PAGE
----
I was inspired to initially just write a rebuttal of this (above linked) article at Parentcentral.ca. But, then I decided to write up something a bit more useful to consumers. I couldn't believe the prices listed in this article! I'm not knocking Parentcentral specifically here (they generally publish some very useful articles), but I've found that often articles like these in newspapers in general don't tend to be researched by anyone with enough knowledge about technology (they just talk to people at a couple of big stores).
Seriously? For students: iPads? Laptops for $850, and routers for $120???!!! (And whats with the camcorder?)
There are always better deals out there. Sometimes you can get much better quality for a much lower price than you are often led to believe. I research and source computers and computer-related equipment every day and I find that there is a wide range of prices on products of similar quality and performance.
Let's compare some prices and items in this article to some better deals out there.
(Note: my sourcing for this post was done in the Toronto. Prices will vary in other areas. The lower prices I quote are on products of similar quality/performance or better (or, the lower-priced item is of good quality and the higher priced item was overkill for the purpose). Pricing was done Aug 24, 2011 (so beyond a few weeks from this date, the prices and technology will change))
Parentcentral: minimum price: $400
Tweak: minimum price: $225
Parentcentral: Epson Stylus NX All-in-one wireless. $100 (Best Buy)
Tweak: HP Officejet 4500 Wireless All-In-One. $60 (on sale for this at Best Buy, normally $70 at Staples (cheaper than the regular Best Buy price))
(Note: Regarding the different printers they mention in the article at Parentcentral: Over-priced or not practical. A student will need to print some things in colour - so a B&W laser is out of the picture. Also, multi-function printers are of good quality, serve more purposes, and are very cost effective so I would recommend these over non-multi-function machines. The touch-screen feature is pretty much eye-candy, adds extra cost, and doesn't make a whole lot of difference in the basic use of the machine.)
Parentcentral: $53 (Best Buy)
Tweak: $25 (Active Surplus)
Parentcentral: Netgear Wireless-N Gigbit router. $120 (Best Buy)
Tweak: D-Link Wireless N 150 Home Router. $30 (Canada Computers or Staples)
Parentcentral: MS Office 2010 for Home and Student. $160
Includes: Word, Excel, Powerpoint and OneNote. Some very advanced functions might not be available in this version.
Also of note here: There is a free Starter version of MS Office 2010 that you can only get pre-loaded on some new laptops. This version only includes Word and Excel, and you can't run any macros or add-ins and they don't have a lot of advanced features the full version has, and it has advertisements.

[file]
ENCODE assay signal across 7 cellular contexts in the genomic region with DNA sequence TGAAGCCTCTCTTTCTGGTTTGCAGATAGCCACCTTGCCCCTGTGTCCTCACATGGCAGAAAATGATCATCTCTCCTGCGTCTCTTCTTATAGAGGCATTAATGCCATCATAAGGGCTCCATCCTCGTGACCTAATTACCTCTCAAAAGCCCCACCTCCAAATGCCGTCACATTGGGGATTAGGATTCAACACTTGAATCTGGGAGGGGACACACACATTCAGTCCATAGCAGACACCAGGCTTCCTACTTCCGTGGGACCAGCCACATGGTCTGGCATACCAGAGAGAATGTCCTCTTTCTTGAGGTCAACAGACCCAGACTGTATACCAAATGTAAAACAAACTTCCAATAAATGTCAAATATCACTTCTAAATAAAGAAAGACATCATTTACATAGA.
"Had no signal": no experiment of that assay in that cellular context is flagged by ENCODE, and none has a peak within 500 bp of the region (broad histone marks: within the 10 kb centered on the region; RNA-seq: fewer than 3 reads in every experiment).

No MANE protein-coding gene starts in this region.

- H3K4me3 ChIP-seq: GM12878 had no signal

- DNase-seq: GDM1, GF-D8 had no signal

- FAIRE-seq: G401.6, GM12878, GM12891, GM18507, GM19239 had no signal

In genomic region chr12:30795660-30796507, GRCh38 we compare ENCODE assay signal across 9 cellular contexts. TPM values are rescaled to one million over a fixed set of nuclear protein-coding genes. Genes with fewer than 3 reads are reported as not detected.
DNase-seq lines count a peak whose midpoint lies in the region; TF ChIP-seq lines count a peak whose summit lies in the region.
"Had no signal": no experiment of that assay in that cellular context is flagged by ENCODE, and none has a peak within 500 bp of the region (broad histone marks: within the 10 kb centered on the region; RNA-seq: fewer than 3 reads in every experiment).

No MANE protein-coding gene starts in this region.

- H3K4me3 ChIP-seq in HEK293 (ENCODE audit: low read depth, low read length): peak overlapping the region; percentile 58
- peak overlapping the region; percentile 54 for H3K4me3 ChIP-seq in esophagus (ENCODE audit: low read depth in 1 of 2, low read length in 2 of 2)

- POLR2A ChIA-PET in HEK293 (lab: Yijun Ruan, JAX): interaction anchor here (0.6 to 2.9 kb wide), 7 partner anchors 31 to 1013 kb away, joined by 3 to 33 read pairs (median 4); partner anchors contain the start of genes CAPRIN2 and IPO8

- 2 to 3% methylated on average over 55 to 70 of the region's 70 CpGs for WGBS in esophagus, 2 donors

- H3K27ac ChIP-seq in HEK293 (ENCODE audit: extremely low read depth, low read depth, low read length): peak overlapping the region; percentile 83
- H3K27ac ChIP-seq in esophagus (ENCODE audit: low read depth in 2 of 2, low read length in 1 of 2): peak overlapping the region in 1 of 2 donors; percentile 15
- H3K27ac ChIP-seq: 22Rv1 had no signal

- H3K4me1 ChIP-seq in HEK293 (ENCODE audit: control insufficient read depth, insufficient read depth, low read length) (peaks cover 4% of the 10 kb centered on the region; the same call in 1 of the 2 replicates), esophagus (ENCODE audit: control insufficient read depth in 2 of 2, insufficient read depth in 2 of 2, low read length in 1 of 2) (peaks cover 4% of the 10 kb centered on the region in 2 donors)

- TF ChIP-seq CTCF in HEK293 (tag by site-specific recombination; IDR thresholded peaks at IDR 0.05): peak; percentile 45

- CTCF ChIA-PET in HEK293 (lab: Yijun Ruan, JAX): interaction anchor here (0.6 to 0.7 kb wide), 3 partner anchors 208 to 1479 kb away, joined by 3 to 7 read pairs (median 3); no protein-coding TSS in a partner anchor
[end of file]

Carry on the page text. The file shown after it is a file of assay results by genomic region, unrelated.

Tweak: Open Office. Free.
Fully functional office suite. Word processor, spreadsheet, presentation, drawing, database, and math programs. No advertisements. Compatible with the latest MS Office formats. You can configure it so it will save in MS Office formats by default. Thousands of add-ons also available for free. And, there is a Canadian English spell-checker add-on available. Also, built in one-touch export to PDF format from all of the programs in the suite (no need for other PDF software/Adobe Acrobat).
Parentcentral: Sony VAIO 15.5 inch laptop. $850 (Best Buy)
Tweak: HP G-Series 15.6 inch laptop. $430 (Future Shop)
This HP model is similar to the Sony model in quality/performance and features, but is better in these regards: more powerful/faster processor, larger capacity hard drive, much lighter weight (and costs $420 less!)
On-site basic setup of a computer system
Parentcentral: Geek Squad: $130 (flat fee)
no extra software or customization or optimization of system. They only
hook you up to your Internet connection*, one peripheral and install one
piece of software. Performed by a technician with almost no experience to a few years
of experience. Includes delivery of system (if system purchased at Best
Tweak: Thor Tech Support: $30-$60 (1-2 hours (average amount of time) at an hourly rate)
setup and connection of all devices and Internet connecting*, various
free-software installations (office suite, security, and useful
utilities), tutoring of the operating system basics, and customization
and optimization of operating system. Performed by a technician with
over 20 years experience.
(* must already have an Internet service plan with a provider (ISP))
Savings: at least $70
This is one of the best places to go for a deal on a laptop if you are looking for a good budget laptop. They have about the biggest selection at generally decent prices. They also have decent prices on external desktop hard drives (made by Seagate). But watch out as there will be some models of Seagate drives decently priced and some Seagate models that are greatly overpriced.
Contrary to popular belief, you aren't generally going to find better deals here. Sometimes they will have a great sale prices on an item. But usually, the items on sale are sub-par quality and their regular prices are usually higher than other places (for computer and computer-related equipment). They generally don't stock better-quality items. They will sometimes have a good sale price on decent printers. Shop around elsewhere first. Once you find what you want, check to see if they have it on sale here for less.